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Prevent dangerous dog attacks say vets

British Veterinary Association | British Veterinary Association

2 min read Partner content

Preventive action to deal with the problem of out of control dogs, according to the British Veterinary Association (BVA).

Vets, animal charities and police have all called for dog control notices to be served on dog owners at the earliest sign of a problem.

Today the Government announced a consultation on plans for harsher sentences for owners when their dogs attack and cause serious or fatal injuries.

At present the most severe sanction is two years in prison.

“We understand that penalties need to work as an effective deterrent but the key to reducing incidents involving dogs must be to prevent them happening in the first place," said BVAPresident Peter Jones.

“Of course education plays a very important role in helping people understand dog behaviour and the requirements for keeping a dog under control at all times, but we also need strong legislation.

“We have been campaigning vigorously for the introduction of dog control notices that allow trained enforcers to take action at the earliest opportunity and prevent these terrible incidents that the Dangerous Dogs Act has failed to reduce. Prevention is always better than punishment.”

The BVAand campaigners supported an amendment to introduce dog control notices to the Anti-Social Behaviour, Crime and Policing Bill in July but it was defeated by one vote at committee stage. It is hoped that the amendment will be reintroduced as the Bill passes through the legislative process.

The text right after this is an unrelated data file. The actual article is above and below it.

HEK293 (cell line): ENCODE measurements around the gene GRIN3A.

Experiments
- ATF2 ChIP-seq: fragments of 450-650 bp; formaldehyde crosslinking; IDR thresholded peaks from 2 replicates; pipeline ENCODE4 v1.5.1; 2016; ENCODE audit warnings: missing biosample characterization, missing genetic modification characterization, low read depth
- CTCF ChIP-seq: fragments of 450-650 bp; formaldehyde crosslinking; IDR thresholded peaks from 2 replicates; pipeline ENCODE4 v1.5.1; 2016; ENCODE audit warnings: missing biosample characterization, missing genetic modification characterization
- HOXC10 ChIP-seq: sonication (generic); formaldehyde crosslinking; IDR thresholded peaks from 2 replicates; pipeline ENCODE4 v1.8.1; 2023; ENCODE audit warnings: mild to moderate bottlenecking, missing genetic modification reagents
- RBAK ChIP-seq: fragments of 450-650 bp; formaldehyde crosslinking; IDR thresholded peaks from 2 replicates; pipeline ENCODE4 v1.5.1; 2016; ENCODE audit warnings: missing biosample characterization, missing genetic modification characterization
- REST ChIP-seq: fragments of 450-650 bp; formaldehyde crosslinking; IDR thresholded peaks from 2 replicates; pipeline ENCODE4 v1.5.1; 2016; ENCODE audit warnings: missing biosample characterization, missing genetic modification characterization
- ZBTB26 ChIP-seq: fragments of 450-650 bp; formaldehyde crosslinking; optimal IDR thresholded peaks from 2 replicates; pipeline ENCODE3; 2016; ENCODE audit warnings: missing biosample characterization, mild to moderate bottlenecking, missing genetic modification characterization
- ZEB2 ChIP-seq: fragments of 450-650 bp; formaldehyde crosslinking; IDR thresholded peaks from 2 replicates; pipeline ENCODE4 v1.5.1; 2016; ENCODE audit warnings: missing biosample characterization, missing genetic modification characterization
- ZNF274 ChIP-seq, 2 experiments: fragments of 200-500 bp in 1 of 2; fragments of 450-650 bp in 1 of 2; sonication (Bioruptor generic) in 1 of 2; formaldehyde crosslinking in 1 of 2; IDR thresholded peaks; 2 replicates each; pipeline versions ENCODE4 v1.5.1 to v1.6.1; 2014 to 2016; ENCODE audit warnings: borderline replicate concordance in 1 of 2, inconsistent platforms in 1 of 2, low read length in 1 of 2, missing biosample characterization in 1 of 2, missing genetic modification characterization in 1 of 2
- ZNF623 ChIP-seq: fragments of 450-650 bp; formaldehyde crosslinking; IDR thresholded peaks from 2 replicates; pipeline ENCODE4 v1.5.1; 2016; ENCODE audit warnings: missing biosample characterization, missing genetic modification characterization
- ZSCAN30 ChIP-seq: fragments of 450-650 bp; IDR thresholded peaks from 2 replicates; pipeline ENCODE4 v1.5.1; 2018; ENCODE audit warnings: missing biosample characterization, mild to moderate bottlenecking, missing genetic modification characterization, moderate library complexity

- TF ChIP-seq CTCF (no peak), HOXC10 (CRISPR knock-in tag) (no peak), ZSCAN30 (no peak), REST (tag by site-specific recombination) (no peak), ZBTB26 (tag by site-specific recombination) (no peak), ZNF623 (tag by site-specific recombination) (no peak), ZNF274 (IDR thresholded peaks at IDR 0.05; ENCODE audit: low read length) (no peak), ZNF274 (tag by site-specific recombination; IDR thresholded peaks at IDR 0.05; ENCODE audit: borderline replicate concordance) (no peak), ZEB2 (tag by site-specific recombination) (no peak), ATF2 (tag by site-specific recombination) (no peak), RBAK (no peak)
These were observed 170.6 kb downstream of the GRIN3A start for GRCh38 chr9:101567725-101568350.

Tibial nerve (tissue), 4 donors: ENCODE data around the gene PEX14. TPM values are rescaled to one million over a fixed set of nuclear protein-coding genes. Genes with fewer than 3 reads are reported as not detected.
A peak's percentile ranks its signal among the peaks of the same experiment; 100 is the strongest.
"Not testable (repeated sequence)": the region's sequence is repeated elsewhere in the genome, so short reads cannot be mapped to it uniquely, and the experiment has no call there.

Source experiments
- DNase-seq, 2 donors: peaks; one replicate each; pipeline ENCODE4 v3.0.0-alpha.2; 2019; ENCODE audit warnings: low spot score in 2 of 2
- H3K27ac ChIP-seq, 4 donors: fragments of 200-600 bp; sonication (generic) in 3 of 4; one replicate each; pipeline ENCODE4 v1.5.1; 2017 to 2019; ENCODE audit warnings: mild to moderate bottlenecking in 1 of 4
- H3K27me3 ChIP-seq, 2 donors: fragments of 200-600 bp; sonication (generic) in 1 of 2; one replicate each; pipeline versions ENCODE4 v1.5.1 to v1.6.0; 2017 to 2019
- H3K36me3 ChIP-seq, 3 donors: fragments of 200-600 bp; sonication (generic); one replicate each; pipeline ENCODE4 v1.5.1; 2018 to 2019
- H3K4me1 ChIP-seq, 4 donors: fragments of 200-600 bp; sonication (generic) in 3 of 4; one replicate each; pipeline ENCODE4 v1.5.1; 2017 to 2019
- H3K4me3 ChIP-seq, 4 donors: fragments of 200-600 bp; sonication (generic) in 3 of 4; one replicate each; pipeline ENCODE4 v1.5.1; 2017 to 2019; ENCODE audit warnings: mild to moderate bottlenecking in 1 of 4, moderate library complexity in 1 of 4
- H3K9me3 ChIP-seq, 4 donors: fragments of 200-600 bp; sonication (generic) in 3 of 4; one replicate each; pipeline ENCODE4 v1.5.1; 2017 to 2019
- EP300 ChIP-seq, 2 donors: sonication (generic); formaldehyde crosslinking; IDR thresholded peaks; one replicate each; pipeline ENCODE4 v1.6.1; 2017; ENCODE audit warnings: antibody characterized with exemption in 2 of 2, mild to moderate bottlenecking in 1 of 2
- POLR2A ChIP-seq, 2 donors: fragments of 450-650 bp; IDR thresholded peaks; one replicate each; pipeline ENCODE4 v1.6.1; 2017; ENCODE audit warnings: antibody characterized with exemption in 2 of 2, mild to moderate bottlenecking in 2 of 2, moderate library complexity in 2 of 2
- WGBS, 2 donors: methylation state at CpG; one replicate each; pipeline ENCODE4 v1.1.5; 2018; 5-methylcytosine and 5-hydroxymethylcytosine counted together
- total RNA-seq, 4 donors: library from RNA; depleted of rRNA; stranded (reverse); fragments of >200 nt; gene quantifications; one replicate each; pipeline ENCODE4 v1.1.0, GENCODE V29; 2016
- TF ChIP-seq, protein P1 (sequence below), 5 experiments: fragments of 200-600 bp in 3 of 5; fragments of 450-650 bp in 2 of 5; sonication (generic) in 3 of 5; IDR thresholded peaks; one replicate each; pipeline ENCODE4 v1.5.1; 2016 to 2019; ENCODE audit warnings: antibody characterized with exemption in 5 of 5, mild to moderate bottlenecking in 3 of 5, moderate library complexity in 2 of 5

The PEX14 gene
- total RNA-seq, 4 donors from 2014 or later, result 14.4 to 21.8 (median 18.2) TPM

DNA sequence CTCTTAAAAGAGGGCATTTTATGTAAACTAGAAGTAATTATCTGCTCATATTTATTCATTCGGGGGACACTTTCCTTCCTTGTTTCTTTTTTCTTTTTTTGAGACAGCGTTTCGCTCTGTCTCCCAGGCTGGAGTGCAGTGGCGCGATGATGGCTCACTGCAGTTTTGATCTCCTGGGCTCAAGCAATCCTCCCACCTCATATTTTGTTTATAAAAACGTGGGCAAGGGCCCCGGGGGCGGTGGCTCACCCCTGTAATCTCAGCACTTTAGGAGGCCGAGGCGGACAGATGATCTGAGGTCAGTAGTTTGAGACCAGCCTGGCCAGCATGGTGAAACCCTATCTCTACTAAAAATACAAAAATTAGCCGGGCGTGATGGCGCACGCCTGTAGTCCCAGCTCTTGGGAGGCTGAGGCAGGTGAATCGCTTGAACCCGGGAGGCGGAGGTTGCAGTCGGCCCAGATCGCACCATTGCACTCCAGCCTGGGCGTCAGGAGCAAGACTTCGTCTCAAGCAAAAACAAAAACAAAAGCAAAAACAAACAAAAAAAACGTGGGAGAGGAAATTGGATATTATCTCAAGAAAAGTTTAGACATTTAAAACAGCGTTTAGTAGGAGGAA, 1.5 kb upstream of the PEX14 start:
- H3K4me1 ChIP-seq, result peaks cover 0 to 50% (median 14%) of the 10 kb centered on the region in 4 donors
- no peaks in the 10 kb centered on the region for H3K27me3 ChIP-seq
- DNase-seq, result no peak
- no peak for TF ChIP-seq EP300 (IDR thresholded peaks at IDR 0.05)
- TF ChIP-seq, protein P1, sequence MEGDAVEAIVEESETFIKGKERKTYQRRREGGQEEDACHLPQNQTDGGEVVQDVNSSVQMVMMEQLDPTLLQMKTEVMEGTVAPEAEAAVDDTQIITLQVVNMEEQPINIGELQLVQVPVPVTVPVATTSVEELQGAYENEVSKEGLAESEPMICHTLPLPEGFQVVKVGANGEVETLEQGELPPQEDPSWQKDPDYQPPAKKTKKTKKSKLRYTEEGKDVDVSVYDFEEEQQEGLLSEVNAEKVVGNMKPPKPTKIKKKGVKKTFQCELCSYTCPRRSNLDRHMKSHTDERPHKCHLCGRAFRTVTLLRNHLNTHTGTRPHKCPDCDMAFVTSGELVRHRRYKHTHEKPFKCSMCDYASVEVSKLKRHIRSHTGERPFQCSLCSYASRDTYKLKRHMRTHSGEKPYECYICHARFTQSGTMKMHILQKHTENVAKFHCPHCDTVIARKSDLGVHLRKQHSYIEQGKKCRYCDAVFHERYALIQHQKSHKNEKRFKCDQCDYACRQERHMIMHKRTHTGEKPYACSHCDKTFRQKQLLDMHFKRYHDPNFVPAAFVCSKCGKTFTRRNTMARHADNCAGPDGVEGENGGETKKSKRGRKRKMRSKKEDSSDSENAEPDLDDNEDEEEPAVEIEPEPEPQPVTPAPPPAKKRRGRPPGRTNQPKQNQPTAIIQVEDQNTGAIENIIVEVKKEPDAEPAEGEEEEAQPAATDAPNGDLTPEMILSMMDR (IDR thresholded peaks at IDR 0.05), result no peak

In February the Government announced that it would introduce new measures to tackle out of control dogs by changing the law to ensure that irresponsible owners can be prosecuted regardless of where their dog attacks.

Announcing the consultation on harsher penalties for owners of dangerous dogs, animal welfare minister Lord de Mauley said:

"Dog attacks are terrifying and we need harsh penalties to punish those who allow their dog to injure people while out of control.

"We’re already toughening up laws to ensure that anyone who owns a dangerous dog can be brought to justice, regardless of where a dog attack takes place. It’s crucial that the laws we have in place act as a deterrent to stop such horrific incidents."

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